Religious Freedom and the 4th of July July 6, 2017 by Jay Tyson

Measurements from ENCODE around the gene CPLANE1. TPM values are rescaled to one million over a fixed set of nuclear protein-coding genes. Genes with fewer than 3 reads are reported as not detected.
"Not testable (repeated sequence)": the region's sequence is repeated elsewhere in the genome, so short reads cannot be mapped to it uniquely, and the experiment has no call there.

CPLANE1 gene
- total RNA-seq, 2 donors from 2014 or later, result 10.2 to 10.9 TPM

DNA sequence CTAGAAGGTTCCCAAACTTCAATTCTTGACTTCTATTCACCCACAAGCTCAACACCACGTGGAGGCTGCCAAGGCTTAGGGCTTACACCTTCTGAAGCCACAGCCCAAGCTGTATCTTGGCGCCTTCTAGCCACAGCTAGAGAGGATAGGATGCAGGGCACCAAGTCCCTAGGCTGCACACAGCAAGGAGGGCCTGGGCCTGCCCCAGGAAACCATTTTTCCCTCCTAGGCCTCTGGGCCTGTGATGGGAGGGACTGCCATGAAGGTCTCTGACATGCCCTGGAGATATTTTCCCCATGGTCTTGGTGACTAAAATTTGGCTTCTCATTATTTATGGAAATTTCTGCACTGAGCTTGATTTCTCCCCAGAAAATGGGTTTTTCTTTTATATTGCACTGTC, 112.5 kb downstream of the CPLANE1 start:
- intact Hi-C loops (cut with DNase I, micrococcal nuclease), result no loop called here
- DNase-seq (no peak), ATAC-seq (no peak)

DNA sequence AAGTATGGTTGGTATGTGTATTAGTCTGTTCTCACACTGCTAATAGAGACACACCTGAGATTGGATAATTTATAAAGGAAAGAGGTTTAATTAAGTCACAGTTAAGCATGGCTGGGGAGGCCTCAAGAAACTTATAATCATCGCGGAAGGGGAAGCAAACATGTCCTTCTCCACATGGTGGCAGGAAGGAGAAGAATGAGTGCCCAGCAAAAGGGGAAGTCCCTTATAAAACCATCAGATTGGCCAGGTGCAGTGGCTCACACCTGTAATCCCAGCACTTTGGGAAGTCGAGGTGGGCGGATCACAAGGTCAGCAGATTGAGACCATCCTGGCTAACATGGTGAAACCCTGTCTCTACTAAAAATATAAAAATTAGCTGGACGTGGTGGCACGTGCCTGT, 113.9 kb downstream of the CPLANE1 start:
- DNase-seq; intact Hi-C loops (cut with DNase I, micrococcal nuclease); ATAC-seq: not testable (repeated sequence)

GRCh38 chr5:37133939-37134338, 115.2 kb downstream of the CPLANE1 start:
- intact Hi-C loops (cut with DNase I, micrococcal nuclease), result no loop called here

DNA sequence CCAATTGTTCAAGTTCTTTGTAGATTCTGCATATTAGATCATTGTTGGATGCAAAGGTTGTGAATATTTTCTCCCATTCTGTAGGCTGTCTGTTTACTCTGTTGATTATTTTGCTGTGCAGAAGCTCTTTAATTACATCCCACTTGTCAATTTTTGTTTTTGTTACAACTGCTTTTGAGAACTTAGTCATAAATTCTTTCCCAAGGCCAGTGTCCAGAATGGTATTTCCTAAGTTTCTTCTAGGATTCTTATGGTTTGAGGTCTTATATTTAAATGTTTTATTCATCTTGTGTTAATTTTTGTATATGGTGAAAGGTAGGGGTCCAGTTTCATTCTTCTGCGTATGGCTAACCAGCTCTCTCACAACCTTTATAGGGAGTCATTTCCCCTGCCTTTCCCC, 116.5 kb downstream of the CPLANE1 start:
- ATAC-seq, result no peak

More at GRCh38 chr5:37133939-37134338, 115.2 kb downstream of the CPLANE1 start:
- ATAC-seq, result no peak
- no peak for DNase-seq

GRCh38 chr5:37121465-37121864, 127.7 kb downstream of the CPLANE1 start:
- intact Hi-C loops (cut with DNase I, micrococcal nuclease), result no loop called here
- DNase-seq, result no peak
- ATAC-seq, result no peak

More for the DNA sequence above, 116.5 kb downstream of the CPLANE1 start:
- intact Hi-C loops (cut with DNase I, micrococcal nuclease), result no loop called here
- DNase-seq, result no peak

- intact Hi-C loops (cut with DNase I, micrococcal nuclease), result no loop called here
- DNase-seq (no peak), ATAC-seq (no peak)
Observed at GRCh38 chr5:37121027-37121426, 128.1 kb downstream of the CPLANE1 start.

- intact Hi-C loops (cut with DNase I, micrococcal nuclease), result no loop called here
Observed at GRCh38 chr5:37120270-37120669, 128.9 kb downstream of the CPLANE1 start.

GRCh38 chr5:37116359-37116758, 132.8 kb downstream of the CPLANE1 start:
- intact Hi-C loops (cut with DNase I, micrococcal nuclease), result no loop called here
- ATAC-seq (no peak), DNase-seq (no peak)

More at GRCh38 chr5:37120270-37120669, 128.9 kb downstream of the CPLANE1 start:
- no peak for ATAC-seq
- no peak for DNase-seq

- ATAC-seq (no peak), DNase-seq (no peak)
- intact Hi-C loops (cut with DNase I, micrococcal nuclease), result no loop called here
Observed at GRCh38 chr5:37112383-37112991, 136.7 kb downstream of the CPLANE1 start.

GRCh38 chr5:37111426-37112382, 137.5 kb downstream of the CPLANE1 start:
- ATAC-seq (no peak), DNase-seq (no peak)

221 years ago, the Founders of our nation wrote a document that has echoed across the world and down through the generations since that time. Among the principles it proclaimed was that the main purpose of government is to protect the rights of the people to life, liberty and the pursuit of happiness. When the Constitution was written, about a decade later, it amplified this theme by listing some of those rights in the first 10 amendments, called the Bill of Rights. One was the right to follow the religion of one's choice. This principle has served our country well. It has prevented the religious strife that has enveloped many other countries at one point or another. It has addressed contentious issues through dialogue and legal reasoning. And it has enabled us to assimilate an ever-widening portion of humanity into this great country. Initially, it found expression by acceptance of a wide variety of Protestants, many of whom were rejected in various countries of Europe. Later, there were large Catholic influxes, which worried some Americans at the time, but the principle of religious liberty was upheld. At another stage, acceptance of Jewish immigrants was an issue. Today, acceptance of people of Muslim, Sikh and Hindu backgrounds is sometimes an issue. These more recent immigrants give us the opportunity to practice anew what our Founding Fathers set down at the beginning: To affirm that all people have the right to believe and to practice their religion without interference from the government or from other people. The affirmation of this liberty is the true expression of American patriotism, worthy of celebration on July 4th and throughout the year.
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